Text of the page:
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Post Traumatic stress disorder (PTSD).

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Introduction

PTSD Social/Psychological Explanation A popular anxiety disorder is the Post Traumatic stress disorder (PTSD). This is where people who encounter a very traumatic experience, does not recover. An example is the 'shell shock' disorder where comrades experienced trauma and shock during the First World War. In the Diagnostic and Statistical Manual of mental disorders, fourth edition (DSM-IV), PTSD is diagnosed if clinical characteristics continue for longer than a month and produce clinical significant distress. Thompson 1997 explains that PTSD is an anxiety disorder occurring in response to an extreme psychological or physical trauma, which is outside the range of 'normal' human experience. Brewer 1998 defines PTSD as a curse for perpetual reminiscence. Sufferers avoid but cannot prevent vivid, emotionally arousing images that intrude in dreams or even in the waking mind. With PTSD, people from any age or sex can be affected by it (Weintraub and Ruskin, 1999). The symptoms of PTSD may be persistent re-experiencing of the event through dreams and flashback episodes that may be triggered by reminders. As this happens, suffers tend to avoid anything or anywhere associated with the trauma. Concentration may be effected by the constant flashbacks and so the sufferer becomes irritable and angrier. ...read more.

Middle

Due to these thoughts, the symptoms of drinking, drug usage and detachment from others may result. However, inadequate coping strategies of alcohol abuse, drugs ect. Could fail to reduce the effect of trauma and increase stress that leads to PTSD instead (Lazarus 1991). The Cognitive also do not agree on the behavioural idea that classical conditioning is the only mechanism responsible for PTSD, as not everyone that experiences traumatic events develops the disorder. Green 1994 supports this and reports that PTSD develops in approximately 25% of those that experience traumatic events. Also the range is quite large at 12% for accidents and 80% for rape. There are also individual differences to the degree of recovery before PTSD is reached as people have various revival rates. The environment can also play a part in recovery due to the accessibility of social support. Hunt 1997 found that support systems helped amongst the Normandy veterans. Comradeship was still important and assisted war traumas. Bender 1995 has also approved social support. Bender suggests that people must process their traumatic experiences instead of objecting them and integrate them into worldviews. By thinking about the traumatic events, it would lead to extinction of the responses associated with it. ...read more.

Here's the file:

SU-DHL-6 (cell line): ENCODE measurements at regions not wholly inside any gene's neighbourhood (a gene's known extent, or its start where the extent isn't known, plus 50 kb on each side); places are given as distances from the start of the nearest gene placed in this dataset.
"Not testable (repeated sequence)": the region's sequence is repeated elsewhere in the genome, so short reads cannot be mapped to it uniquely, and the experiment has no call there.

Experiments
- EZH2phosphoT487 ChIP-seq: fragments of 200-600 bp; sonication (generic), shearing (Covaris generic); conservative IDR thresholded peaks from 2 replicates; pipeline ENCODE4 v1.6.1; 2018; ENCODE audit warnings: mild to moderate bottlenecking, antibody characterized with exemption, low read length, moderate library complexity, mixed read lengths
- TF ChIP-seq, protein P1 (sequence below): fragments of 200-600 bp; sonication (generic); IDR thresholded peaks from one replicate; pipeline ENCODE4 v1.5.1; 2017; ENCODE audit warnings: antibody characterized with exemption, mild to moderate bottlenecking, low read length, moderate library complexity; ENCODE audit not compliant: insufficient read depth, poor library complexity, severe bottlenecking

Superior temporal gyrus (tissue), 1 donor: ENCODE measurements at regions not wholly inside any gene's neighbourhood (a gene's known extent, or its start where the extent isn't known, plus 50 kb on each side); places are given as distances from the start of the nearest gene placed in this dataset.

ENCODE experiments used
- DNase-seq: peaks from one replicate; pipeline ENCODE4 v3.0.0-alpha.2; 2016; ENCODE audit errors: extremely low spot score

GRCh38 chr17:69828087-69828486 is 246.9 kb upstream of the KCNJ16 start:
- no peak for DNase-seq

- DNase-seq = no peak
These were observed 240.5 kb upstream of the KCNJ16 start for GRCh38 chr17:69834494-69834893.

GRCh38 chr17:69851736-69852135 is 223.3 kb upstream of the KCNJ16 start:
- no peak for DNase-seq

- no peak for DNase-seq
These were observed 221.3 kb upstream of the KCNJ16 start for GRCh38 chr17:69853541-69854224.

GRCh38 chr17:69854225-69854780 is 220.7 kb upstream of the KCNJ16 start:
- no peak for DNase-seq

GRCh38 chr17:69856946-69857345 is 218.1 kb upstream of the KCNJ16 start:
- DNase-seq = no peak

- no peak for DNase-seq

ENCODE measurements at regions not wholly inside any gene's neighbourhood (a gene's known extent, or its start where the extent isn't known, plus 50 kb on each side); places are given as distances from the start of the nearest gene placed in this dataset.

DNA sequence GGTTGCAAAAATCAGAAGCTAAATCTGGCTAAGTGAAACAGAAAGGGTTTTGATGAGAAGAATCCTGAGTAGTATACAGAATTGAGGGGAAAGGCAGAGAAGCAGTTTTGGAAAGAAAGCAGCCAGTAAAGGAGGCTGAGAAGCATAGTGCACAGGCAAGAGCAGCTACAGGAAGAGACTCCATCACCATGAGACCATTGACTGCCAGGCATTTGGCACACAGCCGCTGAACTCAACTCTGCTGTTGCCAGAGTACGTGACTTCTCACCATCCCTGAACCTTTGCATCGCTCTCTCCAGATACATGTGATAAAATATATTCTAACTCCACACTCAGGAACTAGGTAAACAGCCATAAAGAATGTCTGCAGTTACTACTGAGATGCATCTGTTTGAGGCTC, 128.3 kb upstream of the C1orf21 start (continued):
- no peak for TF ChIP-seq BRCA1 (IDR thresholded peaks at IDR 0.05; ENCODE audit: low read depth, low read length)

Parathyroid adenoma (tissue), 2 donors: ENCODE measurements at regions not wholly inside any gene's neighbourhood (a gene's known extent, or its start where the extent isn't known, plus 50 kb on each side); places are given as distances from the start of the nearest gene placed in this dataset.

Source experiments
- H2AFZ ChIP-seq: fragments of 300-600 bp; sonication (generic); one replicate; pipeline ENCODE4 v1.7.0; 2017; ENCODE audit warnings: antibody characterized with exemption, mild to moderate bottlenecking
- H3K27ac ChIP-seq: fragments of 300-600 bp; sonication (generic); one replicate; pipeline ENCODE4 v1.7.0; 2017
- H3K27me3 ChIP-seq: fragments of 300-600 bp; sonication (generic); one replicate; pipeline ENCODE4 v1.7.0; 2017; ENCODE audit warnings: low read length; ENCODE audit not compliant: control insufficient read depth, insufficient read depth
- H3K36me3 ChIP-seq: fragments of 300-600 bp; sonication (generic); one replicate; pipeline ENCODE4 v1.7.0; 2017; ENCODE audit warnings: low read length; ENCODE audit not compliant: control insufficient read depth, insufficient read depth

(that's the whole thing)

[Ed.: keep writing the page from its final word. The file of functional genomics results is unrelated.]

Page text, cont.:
Conclusion

After Susan saw a counsellor six months later, she revealed for the first time that she had been raped. She felt cheap and filthy and even began to think maybe she had 'asked for it'. Susan managed to continue with her life for over two months but later reported to having nightmares and intrusive images of violence. According to the Cognitive, Susan should have acquired social support instead of keeping her experience a secret. Bender also suggested that people should process their traumatic experience in order to clear the responses associated with it. Her loss of concentration at work could be due to the Classical Conditioning of associating work with rape. There is evidence for the Behavioural suggestion of Classical Conditioning and the Cognitive view to the cause of the onset and maintenance of PTSD. For example, Pavlov's 1927 dog study, and Dunmore's 1999 comparison of PTSD sufferers. Social support has also been proved to be a positive practice by psychologists such as Hunt 1997. However, Puttnam 1996 feels that there are individual differences to recovery rates from traumatic events. The Psychodynamic idea of the past possibly effecting a persons vulnerability to PTSD cannot be proved. Therefore, whether abused children should be stronger or more prone to PTSD is left theoretical. Even interviews with patients will not be reliable for answers. ?? ?? ?? ?? 18/10/01 ...read more.

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